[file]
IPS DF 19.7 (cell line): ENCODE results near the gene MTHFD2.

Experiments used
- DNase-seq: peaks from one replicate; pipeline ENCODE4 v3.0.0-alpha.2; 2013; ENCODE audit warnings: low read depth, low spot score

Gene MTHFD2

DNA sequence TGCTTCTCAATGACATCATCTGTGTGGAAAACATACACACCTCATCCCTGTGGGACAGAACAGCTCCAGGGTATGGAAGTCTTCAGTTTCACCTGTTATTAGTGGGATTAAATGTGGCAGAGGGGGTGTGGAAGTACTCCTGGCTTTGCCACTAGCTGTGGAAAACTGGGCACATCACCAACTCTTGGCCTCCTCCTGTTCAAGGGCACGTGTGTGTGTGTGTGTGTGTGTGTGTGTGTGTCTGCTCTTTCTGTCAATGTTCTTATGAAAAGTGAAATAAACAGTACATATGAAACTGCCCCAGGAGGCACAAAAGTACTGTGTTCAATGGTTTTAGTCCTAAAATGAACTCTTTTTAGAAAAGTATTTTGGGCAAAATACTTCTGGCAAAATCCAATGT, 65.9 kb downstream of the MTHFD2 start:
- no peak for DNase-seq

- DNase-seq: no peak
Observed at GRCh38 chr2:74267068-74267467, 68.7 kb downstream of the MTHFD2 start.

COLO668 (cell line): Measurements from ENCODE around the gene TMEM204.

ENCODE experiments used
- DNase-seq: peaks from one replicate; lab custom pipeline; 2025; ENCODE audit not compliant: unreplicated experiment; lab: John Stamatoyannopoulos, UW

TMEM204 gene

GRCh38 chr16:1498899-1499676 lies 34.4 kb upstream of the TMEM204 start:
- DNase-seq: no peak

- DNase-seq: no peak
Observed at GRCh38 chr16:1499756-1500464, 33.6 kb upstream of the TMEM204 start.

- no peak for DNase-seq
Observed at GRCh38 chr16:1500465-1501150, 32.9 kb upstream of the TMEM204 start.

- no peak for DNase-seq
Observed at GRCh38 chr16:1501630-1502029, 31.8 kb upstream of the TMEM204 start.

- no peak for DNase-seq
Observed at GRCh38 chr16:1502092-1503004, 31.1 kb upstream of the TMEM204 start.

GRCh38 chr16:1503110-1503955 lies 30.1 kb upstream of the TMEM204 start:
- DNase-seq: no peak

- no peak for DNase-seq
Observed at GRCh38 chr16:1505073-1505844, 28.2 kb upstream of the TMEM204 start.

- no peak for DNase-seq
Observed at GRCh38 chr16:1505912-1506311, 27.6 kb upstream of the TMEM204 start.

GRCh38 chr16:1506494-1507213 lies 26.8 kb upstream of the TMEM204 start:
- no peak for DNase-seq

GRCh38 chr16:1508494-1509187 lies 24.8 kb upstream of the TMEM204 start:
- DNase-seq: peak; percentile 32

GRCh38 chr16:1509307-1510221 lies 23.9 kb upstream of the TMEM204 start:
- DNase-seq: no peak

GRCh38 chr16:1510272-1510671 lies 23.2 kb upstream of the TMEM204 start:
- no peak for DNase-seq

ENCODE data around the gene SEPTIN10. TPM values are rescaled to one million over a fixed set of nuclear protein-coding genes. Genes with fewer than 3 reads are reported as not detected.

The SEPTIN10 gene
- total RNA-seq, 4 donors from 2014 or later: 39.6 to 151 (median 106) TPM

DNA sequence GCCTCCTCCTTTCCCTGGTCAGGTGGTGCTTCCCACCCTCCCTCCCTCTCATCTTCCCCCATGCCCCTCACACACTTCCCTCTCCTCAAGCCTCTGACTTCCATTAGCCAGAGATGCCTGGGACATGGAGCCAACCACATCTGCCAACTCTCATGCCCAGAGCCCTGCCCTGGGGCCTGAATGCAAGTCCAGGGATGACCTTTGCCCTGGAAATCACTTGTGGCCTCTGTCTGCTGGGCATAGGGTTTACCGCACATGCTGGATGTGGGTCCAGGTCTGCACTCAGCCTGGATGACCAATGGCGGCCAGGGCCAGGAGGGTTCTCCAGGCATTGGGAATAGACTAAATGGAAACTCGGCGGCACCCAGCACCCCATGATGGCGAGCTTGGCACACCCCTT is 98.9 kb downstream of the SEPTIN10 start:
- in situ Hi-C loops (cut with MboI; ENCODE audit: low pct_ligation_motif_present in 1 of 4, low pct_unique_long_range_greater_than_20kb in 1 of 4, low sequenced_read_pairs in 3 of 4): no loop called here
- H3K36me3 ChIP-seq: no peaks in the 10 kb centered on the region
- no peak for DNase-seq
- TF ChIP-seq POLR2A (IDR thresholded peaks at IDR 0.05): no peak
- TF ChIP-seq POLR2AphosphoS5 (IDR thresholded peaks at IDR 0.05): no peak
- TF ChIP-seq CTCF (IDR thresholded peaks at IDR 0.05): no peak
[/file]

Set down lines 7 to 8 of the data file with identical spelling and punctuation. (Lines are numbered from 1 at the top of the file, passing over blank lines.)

- DNase-seq: no peak
Observed at GRCh38 chr2:74267068-74267467, 68.7 kb downstream of the MTHFD2 start.